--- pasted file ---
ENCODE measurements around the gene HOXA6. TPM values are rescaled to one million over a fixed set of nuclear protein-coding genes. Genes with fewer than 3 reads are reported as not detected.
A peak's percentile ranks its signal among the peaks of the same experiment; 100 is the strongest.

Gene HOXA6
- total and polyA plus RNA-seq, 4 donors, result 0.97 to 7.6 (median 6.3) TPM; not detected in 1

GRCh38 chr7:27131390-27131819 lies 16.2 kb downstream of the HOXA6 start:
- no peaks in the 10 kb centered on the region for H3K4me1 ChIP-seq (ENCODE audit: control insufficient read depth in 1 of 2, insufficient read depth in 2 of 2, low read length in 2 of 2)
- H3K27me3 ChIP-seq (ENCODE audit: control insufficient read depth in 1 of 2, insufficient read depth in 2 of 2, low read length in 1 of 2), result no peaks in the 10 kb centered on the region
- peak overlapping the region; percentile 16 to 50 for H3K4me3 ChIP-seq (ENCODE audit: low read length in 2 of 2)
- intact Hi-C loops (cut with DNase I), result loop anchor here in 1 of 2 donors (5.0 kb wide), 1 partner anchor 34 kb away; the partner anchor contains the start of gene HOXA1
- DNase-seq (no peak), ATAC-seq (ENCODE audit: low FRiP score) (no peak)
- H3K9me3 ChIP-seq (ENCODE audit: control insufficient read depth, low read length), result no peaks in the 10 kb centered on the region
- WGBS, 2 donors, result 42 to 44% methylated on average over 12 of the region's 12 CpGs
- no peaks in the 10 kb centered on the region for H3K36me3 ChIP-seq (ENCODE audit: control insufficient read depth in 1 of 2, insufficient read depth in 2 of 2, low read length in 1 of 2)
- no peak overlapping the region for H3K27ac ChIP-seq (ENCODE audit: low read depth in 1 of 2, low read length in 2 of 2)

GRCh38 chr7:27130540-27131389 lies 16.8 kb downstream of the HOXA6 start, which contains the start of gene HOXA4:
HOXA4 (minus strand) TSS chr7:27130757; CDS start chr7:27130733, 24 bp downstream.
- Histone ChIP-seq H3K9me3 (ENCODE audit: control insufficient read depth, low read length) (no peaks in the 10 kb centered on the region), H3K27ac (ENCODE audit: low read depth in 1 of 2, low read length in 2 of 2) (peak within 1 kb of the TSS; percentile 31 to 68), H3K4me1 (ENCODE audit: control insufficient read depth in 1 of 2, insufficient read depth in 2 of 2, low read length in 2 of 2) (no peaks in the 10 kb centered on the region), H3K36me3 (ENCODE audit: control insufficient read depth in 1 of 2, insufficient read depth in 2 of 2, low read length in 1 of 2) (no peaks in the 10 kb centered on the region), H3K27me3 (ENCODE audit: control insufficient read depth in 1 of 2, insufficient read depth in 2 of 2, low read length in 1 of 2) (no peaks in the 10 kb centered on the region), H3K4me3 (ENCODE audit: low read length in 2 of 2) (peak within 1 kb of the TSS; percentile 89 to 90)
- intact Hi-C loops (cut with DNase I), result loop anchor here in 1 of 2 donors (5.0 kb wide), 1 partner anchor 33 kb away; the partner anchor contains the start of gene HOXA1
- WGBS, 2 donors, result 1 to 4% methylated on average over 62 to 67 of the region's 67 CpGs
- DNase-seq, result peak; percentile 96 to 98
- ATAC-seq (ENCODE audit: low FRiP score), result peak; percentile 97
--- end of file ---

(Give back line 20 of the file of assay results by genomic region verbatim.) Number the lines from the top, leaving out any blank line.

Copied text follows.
- DNase-seq, result peak; percentile 96 to 98